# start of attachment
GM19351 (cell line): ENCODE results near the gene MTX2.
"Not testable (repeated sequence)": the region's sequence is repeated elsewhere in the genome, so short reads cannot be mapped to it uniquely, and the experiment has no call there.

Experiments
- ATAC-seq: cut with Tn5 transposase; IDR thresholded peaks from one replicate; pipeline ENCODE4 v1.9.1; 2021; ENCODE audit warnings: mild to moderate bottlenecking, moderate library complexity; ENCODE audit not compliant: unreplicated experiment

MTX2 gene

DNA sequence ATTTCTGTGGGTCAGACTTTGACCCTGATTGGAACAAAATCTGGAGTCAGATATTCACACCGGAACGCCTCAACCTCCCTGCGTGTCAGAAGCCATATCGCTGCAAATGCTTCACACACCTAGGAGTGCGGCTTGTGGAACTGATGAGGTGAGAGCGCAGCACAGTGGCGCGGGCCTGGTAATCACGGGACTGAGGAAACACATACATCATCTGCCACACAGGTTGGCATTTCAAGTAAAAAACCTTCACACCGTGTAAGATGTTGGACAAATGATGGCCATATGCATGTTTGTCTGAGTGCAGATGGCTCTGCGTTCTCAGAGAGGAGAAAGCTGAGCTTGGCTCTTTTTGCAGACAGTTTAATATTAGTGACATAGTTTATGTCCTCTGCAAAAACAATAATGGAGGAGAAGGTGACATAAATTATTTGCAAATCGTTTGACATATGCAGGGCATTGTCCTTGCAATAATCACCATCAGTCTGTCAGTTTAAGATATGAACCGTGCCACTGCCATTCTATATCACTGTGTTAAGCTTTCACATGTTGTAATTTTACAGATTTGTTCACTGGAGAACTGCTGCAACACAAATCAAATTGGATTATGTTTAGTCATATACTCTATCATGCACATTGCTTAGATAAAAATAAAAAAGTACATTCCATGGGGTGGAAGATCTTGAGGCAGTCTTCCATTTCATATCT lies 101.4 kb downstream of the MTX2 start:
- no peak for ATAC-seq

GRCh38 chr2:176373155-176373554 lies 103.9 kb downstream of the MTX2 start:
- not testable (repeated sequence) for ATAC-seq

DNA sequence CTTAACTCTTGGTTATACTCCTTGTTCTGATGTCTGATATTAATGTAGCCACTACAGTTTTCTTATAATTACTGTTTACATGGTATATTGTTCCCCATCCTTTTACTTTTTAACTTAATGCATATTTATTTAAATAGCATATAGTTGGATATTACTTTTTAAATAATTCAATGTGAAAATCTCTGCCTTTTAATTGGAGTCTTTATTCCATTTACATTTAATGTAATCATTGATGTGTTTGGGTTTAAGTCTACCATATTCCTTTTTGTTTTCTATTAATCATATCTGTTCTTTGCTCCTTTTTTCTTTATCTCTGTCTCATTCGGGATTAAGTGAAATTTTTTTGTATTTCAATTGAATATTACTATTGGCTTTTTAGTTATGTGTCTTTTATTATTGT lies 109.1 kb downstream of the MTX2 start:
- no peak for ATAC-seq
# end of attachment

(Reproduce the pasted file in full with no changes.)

GM19351 (cell line): ENCODE results near the gene MTX2.
"Not testable (repeated sequence)": the region's sequence is repeated elsewhere in the genome, so short reads cannot be mapped to it uniquely, and the experiment has no call there.

Experiments
- ATAC-seq: cut with Tn5 transposase; IDR thresholded peaks from one replicate; pipeline ENCODE4 v1.9.1; 2021; ENCODE audit warnings: mild to moderate bottlenecking, moderate library complexity; ENCODE audit not compliant: unreplicated experiment

MTX2 gene

DNA sequence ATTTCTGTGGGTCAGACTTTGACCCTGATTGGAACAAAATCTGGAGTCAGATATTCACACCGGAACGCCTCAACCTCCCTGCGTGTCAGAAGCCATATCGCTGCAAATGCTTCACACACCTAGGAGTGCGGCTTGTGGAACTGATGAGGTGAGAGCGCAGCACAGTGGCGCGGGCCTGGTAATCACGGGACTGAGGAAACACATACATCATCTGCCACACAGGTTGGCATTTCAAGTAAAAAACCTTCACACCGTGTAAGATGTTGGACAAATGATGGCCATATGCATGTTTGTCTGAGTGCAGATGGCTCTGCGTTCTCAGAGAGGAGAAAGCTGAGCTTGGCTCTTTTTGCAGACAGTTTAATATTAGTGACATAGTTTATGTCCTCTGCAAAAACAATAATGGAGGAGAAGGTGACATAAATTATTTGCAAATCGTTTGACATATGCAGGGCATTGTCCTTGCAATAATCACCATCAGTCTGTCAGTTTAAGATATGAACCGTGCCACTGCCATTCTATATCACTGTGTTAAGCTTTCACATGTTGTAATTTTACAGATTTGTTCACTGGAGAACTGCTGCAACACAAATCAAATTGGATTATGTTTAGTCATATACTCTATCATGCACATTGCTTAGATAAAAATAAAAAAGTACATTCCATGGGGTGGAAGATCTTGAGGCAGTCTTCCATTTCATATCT lies 101.4 kb downstream of the MTX2 start:
- no peak for ATAC-seq

GRCh38 chr2:176373155-176373554 lies 103.9 kb downstream of the MTX2 start:
- not testable (repeated sequence) for ATAC-seq

DNA sequence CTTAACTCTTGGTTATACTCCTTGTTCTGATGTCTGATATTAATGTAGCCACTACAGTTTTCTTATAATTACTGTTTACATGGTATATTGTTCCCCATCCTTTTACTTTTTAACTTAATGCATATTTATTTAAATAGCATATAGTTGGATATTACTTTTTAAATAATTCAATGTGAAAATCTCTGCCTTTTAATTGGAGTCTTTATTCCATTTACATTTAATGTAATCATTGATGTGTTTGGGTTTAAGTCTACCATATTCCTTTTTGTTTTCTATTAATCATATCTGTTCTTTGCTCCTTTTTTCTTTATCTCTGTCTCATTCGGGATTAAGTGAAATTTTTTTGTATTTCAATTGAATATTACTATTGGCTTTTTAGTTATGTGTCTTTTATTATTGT lies 109.1 kb downstream of the MTX2 start:
- no peak for ATAC-seq